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May 24, 2002

EU: EC publishes results of Pesticide Residue Monitoring Programme 2000

The Food and Veterinary Office of the European Commission (EC) has published the report of the year 2000 pesticide residue monitoring programme. The report highlights the results of the analysis of pesticide residues in 45,000 samples of fruits, vegetables and cereals. The results on these tests provide conflicting messages. The good news is that 61% of the samples contained no detectable pesticide residues and that in a further 35% the levels found were below the maximum safety limits. However, in the remaining 4.5% of samples these limits were exceeded. Although this does not necessarily present a health risk to consumers, it points to the scope for further progress in reducing residue levels.

The Food and Veterinary Office of the European Commission (EC) has published the report of the year 2000 pesticide residue monitoring programme.

The report highlights the results of the analysis of pesticide residues in 45,000 samples of fruits, vegetables and cereals. The results on these tests provide conflicting messages. The good news is that 61% of the samples contained no detectable pesticide residues and that in a further 35% the levels found were below the maximum safety limits. However, in the remaining 4.5% of samples these limits were exceeded. Although this does not necessarily present a health risk to consumers, it points to the scope for further progress in reducing residue levels.

The results come from an EU-wide programme co-ordinated by the EC and from national monitoring programmes undertaken by the Member States’ authorities according to their own priorities. The co-ordinated programme exists since 1996 and aims to check the most important pesticide-crop combinations as a multi-annual rolling programme.

Despite the constant percentage of about 60% of samples containing no residues at all over the last five years, the report’s findings of results in excess of permitted Maximum Residue Limits (MRLs) is a cause for concern. However, the pesticide levels found in samples that exceeded the maximum limits fall within a range that would not cause harm if eaten. National programmes revealed that on average 4.5% of samples exceeded the MRL; this was also the case for 2.7% of the samples in the EC programme, which specifically targeted about 3,700 samples of rice, cucumbers, head cabbage and peas in all EU countries, plus Iceland, Norway and Liechtenstein. The report also revealed that in 15% of the samples analysed, residues of more than one pesticide were present. Samples containing 4 or more residues increased to about 3%, in part due to more effective testing.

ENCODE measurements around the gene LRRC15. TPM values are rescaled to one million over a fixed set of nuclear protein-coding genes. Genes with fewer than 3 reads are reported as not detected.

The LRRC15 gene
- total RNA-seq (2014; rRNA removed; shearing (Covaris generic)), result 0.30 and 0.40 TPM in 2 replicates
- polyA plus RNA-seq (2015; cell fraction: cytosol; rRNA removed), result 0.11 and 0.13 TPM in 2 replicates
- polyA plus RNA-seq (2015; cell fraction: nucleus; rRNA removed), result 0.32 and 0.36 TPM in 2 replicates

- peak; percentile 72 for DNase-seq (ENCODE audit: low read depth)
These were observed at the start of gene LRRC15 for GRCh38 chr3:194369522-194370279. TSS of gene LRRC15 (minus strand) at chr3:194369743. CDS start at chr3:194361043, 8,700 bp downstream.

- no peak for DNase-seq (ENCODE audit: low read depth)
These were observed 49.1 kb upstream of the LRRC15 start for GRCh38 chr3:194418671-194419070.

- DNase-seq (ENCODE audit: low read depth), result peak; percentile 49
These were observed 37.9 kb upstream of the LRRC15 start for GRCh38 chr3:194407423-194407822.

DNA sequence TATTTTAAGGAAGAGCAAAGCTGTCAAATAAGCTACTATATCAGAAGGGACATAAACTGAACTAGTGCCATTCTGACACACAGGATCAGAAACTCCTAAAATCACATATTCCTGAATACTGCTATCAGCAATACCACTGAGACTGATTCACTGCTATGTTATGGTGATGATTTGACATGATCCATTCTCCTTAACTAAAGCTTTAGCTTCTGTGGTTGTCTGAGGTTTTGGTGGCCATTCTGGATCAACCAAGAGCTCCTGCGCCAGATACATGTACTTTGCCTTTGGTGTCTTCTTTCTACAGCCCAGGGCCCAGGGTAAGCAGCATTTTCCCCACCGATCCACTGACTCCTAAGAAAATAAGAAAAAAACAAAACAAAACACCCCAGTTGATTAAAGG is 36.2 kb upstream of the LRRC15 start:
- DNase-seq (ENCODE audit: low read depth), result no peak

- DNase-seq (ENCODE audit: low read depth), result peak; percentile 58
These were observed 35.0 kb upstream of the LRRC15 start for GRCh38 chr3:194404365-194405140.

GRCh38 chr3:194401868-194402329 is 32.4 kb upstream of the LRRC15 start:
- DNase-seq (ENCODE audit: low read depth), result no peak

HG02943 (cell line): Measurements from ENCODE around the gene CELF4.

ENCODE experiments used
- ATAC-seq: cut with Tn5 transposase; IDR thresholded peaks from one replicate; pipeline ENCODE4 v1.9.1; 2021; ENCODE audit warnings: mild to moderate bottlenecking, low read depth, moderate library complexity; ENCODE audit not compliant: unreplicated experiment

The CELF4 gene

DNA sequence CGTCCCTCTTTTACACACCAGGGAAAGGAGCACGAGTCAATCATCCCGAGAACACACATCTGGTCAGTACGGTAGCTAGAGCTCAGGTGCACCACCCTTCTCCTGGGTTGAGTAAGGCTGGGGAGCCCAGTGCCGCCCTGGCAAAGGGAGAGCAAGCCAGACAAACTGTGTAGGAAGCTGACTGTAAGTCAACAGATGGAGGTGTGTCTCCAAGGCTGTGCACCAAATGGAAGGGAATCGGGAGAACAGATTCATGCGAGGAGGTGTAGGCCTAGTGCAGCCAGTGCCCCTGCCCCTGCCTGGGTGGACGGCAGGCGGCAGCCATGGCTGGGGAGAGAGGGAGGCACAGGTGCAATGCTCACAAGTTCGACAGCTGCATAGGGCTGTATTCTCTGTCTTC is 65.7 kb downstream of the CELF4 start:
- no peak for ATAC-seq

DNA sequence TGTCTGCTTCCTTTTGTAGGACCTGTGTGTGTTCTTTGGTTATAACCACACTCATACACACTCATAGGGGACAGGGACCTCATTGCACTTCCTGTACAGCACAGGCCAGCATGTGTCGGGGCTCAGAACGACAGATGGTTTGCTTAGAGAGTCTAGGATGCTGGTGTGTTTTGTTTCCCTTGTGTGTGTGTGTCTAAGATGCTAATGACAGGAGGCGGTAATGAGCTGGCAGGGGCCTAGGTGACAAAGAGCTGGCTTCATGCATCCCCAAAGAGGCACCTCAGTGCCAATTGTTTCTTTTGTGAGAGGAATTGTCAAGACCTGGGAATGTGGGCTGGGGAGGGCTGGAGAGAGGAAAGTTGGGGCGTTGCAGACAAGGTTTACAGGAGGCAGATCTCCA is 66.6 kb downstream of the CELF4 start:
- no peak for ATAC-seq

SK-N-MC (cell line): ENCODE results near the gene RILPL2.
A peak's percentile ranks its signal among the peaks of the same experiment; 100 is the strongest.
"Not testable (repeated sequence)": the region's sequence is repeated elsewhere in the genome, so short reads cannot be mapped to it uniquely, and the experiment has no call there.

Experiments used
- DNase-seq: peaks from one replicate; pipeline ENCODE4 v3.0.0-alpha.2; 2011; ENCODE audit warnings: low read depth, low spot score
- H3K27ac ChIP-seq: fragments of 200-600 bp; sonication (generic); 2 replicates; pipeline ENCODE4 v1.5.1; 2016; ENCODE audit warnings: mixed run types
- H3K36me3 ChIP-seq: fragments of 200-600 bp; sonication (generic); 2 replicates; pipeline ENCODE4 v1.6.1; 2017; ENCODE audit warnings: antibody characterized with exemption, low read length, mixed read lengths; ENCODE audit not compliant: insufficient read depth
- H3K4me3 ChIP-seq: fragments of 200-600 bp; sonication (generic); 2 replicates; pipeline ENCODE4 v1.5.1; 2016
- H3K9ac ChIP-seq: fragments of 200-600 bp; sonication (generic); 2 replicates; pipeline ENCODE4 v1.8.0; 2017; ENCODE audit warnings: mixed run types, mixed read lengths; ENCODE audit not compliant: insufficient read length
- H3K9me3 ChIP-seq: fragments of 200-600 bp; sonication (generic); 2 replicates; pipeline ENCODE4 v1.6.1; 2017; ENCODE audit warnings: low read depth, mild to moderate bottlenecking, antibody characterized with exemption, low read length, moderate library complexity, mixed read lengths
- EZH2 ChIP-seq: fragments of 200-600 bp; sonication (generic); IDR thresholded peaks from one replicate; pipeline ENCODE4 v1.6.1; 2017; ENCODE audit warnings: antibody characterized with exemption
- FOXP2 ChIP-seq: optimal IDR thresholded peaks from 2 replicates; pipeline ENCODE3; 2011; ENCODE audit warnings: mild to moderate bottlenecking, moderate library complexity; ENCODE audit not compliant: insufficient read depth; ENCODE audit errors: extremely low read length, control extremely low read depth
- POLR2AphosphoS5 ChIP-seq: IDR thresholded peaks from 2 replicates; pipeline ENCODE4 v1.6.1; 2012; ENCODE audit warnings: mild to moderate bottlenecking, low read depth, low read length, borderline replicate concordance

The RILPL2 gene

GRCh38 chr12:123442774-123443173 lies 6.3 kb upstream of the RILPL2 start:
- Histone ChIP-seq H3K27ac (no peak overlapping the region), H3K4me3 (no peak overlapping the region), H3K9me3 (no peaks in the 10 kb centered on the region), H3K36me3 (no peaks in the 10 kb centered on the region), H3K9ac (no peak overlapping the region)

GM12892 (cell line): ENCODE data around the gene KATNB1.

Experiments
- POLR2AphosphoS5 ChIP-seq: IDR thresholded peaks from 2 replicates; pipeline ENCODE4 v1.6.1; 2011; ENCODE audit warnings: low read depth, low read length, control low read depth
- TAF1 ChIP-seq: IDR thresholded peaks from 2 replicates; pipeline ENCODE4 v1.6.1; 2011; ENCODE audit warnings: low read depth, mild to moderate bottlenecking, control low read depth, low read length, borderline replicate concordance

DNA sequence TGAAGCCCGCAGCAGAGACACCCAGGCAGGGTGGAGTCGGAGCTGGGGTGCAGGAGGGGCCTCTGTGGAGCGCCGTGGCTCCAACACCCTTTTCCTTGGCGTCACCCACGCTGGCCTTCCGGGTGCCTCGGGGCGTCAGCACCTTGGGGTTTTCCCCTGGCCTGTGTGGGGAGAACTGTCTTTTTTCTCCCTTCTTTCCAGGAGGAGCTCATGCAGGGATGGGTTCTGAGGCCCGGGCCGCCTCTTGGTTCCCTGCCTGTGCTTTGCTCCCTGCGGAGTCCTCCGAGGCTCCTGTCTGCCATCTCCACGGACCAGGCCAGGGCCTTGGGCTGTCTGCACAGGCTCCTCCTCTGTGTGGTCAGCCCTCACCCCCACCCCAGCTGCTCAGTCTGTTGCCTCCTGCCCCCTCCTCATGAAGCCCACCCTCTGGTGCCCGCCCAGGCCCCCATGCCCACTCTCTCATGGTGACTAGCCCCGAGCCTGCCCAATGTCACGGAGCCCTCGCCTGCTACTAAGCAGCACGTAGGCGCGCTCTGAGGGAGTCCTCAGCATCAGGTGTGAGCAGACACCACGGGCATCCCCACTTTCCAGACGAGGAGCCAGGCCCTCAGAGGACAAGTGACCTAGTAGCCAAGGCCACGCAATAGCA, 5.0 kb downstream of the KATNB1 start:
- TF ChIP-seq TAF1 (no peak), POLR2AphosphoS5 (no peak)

The report thus shows that there is room for improvement with regard to the pesticides residues situation in fresh foodstuffs, in particular the number of violations of the statutory limits and the findings of multiple residues. On the other hand the increased number of detected residues and identified MRL violations shows that competent authorities are aware of the problems and have taken enforcement measures to overcome the situation. In most countries sampling has been targeted to specific problems, which were identified by results of previous monitoring programmes and by improved communication between Member States. In addition, enhanced analytical methods, able to detect a wider range and lower contents of residues, have been used. On average the laboratories of the participating countries were able to analyse for 150 different pesticides.

Fungicides and insecticides continue to be the most commonly detected type of residues. Of the four commodities analysed in the coordinated EC programme head cabbage and peas were the most problematic – residues were detected most often and MRLs were exceeded most often.

Samples for both national and EU coordinated programmes were taken from retailers, wholesalers, markets, points of entry and processing industries. National sampling programmes also take into consideration: consumption data, production figures, import/export relation and results of previous years.

To read the full report, including detailed data, click here

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